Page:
From the Press Box: Could NASCAR and MLB’s recent COVID-19 positives paint a picture for NBA/NFL?
Now that July 4 has come and gone, we can start looking at later this month as NBA, MLB and NHL are all planning to start/continue their seasons.
The inevitable took place over the holiday weekend, however, as NASCAR’s Jimmie Johnson and MLB had 66 positive tests (58 players, eight club staff members). In regards to baseball, 98.2 percent of the tests were positive.
In MLS soccer, the FC Dallas Squad had almost a dozen positive tests force them to pull out of the “Back to Soccer” tournament.
Did any of these tests derail the entire sport?
Johnson had a replacement driver in the No. 48 car this past weekend and has since tested negative for the virus (he was asymptomatic).
The positive tests across baseball led to several teams to cancel and change their workouts while awaiting results.
The NBA has moved their entire sport to what’s been dubbed as “a bubble” for the finish of their season. In this bubble, players cannot leave without being forced into another 14-day quarantine.
They also can’t have visitors or family (their loved ones may come to the bubble in August during the first round of their playoffs).
The NBA and MLB have both allowed for player “opt-outs” on this season, with NBA players losing a portion of their pay for each game missed and MLB players would forfeit their salaries and service time (players deemed “high-risk” would not lose salaries or service time).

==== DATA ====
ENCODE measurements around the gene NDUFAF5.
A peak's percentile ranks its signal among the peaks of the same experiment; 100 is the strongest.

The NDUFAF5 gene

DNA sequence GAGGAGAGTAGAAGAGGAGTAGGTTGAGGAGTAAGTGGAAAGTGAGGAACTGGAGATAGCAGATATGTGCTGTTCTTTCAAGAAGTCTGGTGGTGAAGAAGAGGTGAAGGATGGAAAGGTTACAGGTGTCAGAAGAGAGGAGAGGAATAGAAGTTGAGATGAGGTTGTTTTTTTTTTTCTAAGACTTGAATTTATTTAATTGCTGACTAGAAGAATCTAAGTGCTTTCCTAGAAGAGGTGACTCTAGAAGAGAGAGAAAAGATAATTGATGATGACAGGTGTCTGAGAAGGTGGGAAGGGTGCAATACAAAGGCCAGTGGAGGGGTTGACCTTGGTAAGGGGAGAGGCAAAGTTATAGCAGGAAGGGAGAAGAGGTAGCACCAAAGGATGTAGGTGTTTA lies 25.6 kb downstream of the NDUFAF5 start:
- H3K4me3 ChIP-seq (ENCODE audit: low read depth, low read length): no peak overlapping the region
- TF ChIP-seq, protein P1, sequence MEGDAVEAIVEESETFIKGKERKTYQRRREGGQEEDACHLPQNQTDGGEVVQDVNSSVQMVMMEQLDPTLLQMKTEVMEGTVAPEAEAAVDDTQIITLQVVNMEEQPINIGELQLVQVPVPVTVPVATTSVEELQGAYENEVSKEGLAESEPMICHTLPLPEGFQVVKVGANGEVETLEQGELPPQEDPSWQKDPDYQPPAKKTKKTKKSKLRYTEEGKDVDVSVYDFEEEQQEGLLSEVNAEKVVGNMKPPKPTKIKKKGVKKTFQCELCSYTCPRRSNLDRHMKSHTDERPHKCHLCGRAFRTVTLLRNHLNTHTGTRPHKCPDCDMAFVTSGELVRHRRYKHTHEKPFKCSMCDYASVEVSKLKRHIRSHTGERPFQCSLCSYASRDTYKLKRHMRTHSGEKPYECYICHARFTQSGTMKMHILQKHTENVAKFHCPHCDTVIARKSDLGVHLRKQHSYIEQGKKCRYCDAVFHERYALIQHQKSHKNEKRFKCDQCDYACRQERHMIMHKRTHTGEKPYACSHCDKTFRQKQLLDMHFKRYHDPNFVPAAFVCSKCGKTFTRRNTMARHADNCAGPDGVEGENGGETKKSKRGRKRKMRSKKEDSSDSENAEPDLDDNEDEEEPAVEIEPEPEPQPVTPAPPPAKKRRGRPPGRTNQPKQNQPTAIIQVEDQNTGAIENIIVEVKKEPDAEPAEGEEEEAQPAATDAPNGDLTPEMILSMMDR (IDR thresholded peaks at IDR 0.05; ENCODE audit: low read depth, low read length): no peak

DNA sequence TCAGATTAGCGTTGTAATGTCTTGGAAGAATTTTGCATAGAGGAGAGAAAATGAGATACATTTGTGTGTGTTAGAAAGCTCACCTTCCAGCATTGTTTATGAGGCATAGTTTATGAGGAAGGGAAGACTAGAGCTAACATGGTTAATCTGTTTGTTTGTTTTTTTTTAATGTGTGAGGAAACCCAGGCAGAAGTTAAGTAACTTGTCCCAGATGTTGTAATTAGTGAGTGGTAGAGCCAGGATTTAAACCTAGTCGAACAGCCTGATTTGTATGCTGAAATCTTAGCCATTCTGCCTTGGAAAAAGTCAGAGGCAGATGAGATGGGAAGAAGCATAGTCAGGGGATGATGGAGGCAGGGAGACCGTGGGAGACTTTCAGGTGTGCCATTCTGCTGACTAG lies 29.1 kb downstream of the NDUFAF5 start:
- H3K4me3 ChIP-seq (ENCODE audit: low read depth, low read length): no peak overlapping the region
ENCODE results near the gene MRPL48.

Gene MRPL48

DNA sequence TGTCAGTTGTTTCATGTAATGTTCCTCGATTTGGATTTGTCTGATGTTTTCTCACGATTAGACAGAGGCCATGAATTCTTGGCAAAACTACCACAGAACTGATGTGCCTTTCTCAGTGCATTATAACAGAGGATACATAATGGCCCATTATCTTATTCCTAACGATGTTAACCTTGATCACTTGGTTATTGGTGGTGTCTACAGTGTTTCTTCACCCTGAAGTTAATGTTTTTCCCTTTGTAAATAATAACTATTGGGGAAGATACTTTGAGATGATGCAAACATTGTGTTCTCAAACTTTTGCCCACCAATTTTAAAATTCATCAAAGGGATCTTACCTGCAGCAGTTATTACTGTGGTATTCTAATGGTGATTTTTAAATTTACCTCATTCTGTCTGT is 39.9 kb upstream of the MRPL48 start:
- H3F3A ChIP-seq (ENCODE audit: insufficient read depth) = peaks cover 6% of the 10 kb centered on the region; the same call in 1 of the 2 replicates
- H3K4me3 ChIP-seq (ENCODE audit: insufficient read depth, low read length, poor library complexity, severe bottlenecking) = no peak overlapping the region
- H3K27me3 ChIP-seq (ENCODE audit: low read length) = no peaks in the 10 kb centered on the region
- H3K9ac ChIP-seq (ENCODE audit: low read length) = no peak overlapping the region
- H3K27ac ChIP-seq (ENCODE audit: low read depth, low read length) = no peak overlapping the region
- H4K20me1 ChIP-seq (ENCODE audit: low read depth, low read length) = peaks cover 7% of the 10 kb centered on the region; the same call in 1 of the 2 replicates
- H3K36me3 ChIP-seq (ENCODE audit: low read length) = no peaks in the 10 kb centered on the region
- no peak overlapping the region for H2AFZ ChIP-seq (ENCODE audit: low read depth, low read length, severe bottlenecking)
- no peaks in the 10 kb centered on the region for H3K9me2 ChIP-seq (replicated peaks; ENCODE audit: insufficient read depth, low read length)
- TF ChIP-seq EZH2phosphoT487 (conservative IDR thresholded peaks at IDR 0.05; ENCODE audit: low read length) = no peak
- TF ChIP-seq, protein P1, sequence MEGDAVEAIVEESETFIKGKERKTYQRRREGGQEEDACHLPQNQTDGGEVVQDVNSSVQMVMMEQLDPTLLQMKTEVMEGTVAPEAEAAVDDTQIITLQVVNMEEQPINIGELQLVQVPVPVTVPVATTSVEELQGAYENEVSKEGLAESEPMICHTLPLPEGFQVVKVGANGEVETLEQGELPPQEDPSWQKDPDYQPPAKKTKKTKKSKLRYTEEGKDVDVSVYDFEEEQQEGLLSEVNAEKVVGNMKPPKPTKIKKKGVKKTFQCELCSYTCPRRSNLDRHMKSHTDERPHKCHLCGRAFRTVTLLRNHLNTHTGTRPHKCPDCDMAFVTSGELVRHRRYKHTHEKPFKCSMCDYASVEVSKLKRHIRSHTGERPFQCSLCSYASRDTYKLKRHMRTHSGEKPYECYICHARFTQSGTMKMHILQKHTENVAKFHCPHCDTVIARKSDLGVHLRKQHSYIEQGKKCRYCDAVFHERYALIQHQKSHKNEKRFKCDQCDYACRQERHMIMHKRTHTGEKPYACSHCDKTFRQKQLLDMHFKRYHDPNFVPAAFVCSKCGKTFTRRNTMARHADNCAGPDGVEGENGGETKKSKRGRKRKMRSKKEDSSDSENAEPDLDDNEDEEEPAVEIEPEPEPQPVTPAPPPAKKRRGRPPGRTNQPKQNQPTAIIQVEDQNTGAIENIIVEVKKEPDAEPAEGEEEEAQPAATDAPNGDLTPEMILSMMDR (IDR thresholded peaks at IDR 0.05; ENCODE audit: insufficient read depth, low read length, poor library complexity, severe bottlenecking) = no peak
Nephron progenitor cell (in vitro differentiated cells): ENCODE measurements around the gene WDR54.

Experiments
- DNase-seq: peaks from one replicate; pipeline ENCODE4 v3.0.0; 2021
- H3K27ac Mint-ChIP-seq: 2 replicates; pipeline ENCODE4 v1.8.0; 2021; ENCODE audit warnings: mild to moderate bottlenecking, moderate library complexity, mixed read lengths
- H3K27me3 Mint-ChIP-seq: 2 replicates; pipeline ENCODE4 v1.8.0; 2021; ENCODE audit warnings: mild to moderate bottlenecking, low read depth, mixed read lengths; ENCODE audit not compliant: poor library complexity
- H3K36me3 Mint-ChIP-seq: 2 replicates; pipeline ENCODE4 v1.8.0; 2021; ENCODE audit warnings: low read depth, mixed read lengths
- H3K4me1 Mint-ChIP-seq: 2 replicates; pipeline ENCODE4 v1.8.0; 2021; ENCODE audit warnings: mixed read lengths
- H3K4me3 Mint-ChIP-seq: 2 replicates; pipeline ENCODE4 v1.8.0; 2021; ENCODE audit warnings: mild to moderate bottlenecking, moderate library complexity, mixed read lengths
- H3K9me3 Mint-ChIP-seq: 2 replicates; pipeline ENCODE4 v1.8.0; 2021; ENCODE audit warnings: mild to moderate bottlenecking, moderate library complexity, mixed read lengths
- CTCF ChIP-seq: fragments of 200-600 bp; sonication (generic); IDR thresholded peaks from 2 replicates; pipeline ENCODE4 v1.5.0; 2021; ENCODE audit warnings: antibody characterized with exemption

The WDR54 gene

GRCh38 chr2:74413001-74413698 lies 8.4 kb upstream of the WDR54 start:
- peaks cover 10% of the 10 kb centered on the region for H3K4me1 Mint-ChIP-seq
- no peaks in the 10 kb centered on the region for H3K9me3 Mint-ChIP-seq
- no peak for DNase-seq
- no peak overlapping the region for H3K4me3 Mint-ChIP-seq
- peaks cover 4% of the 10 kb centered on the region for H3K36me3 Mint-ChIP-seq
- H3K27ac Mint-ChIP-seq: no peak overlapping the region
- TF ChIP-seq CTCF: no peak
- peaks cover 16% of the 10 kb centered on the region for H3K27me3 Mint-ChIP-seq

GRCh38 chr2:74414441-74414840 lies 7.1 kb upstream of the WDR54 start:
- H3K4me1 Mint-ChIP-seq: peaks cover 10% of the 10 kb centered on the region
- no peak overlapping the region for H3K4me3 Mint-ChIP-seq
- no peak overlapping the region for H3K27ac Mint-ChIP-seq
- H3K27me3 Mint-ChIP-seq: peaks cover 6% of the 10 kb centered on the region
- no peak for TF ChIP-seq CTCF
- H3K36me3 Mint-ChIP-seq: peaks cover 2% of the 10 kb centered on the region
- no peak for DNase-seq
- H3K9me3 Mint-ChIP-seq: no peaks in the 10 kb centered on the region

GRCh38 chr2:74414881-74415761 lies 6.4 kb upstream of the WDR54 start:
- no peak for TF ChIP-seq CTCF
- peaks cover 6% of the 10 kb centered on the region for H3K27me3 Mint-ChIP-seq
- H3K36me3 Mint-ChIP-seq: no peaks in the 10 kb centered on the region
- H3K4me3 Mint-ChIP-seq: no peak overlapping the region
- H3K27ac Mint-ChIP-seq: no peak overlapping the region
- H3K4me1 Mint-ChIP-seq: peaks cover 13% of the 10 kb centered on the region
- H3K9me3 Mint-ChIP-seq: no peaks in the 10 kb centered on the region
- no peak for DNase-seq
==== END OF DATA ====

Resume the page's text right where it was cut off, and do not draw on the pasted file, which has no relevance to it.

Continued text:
The NFL is still considering whether or not they will have player opt outs.
As we look at how baseball and NASCAR handled their positive cases, we are seeing the new reality that will allow us to have professional sports in the fall and maybe even starting again in the spring.
None of these systems are perfect. None of them will be perfect. But, the more the world learns to deal with the virus, including the sports world, the more perfect it will become.
Guidelines will continue to become more strict and, in football, players may have shortened, less contact-driven practices.
The NBA seems to have a solid plan in place, albeit not the most ideal situation for the players being away from their families, but on paper it sounds like a great plan.
The MLB’s plan and how travel to and from games will be affected by COVID-19 will be how the NFL is able to play come September.
We still have a lot of unanswered questions, but with time, hopefully they are answered.
John Lee is the editor of The Pampa News and can be reached firstname.lastname@example.org or find him on Twitter: @jcl1987.